Please read the following information carefully. This privacy notice contains details about the information that may be collected, stored and otherwise processed about you and the reasons for its processing.
It also tells you who Crucible may share this information with, the security mechanisms it has put in place to protect your data and how to contact Crucible in the event that you need further information.
Crucible Chambers is a set of barristers chambers which administers and provides business support to its barrister members who provide legal services. To perform that function, Crucible needs to collect and hold personal information. This may be your personal data or information relating to other parties involved in the matter. Crucible will take all possible steps to protect personal information. Crucible will ensure that it does not do anything in respect of it that may infringe your rights or undermine your trust. This privacy notice describes the information Crucible may collect about you, how it is used and shared, and your rights regarding it.
Crucible is registered with the Information Commissioner’s Office (ICO) as a Data Controller for the personal data that it holds and which it processes. Its ICO registration number is ZA793996. If you need to contact Crucible about your data or this privacy notice, you can reach us on firstname.lastname@example.org.
Data collection and sources of information
The vast majority of the information that Crucible will hold about you and/or any other person will be provided to or gathered by Crucible in the course of its business managing lawyers who acquire information about cases and/or proceedings and/or proceedings in which an individual may be involved as a witness or in some other capacity.
In addition to collecting information from you, Crucible may also collect information from third parties. This could include information obtained from:
- other legal professionals, including your solicitor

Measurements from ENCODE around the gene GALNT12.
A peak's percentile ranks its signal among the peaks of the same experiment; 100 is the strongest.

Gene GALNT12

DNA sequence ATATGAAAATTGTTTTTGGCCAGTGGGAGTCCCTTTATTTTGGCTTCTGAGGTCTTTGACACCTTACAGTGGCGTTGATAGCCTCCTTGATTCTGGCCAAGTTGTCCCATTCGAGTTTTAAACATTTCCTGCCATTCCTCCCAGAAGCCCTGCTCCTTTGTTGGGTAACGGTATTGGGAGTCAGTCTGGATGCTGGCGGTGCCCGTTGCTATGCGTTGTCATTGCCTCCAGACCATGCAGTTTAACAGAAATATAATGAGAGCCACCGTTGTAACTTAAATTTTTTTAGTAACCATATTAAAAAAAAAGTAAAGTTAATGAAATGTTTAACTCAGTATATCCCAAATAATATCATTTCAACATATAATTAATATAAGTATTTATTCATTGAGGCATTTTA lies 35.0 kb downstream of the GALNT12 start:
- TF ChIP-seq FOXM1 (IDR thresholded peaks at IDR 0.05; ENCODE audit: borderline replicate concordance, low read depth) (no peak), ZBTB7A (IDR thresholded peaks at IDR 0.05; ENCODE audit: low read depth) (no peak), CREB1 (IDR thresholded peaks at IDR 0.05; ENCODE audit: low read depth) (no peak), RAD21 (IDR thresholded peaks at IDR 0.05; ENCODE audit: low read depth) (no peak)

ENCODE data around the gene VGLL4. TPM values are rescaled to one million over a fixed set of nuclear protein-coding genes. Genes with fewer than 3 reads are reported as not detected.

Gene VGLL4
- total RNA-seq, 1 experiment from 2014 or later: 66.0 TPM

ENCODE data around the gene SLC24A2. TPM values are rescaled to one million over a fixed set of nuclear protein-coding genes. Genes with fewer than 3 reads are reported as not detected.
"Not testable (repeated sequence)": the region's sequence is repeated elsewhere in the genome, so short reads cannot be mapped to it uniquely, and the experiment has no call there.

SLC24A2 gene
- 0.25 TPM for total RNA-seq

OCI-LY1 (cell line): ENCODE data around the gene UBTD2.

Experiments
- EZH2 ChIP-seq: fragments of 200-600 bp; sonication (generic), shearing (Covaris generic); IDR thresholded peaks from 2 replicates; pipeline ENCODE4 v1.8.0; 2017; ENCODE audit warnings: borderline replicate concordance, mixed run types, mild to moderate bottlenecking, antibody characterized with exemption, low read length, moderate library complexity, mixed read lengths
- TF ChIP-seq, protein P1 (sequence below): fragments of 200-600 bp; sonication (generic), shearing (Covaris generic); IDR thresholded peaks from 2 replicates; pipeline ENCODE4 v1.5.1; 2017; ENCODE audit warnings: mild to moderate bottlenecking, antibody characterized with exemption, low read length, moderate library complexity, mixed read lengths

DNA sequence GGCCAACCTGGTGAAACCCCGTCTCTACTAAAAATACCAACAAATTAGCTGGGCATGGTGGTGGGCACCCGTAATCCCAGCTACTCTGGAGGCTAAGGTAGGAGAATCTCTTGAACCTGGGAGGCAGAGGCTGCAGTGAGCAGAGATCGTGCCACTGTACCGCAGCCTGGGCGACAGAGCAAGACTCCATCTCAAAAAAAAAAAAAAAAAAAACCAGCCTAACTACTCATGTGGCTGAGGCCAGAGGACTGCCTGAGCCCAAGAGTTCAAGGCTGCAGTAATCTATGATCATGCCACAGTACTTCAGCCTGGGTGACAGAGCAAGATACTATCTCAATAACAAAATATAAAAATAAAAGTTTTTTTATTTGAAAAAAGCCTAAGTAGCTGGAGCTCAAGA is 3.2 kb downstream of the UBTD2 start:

- experts and other witnesses
- prosecution authorities
- courts and tribunals
- trainee barristers
- lay clients
- family and associates of the person whose personal information it is processing
- in the event of a complaint being made, Crucible’s Head of Chambers, other members of Chambers who deal with complaints, the Bar Standards Board, and the Legal Ombudsman
- other regulatory authorities
- current, past or prospective employers
- education and examining bodies
- business associates, professional advisers and trade bodies, e.g. the Bar Council
- the general public in relation to the publication of legal judgments and decisions of courts and tribunals.
- data processors, such as Chambers staff, IT support staff, email providers, data storage providers
- public sources, such as the press, public registers and law reports.
What data might Crucible process about you?
Crucible will collect and process both personal data and special categories of personal data as defined in the General Data Protection Regulations (the GDPR). This may include a person’s:
- Email address
- Phone number
- Payment or bank details
- Date of birth
- Next of kin details
- Identification documentation, such as passport and driving licence for the purposes of money laundering checks, and KYC
- Details pertaining to education and employment
- Information on your background & current circumstances
- Financial information.
Where relevant, Crucible may also need to process special category personal data that reveals your: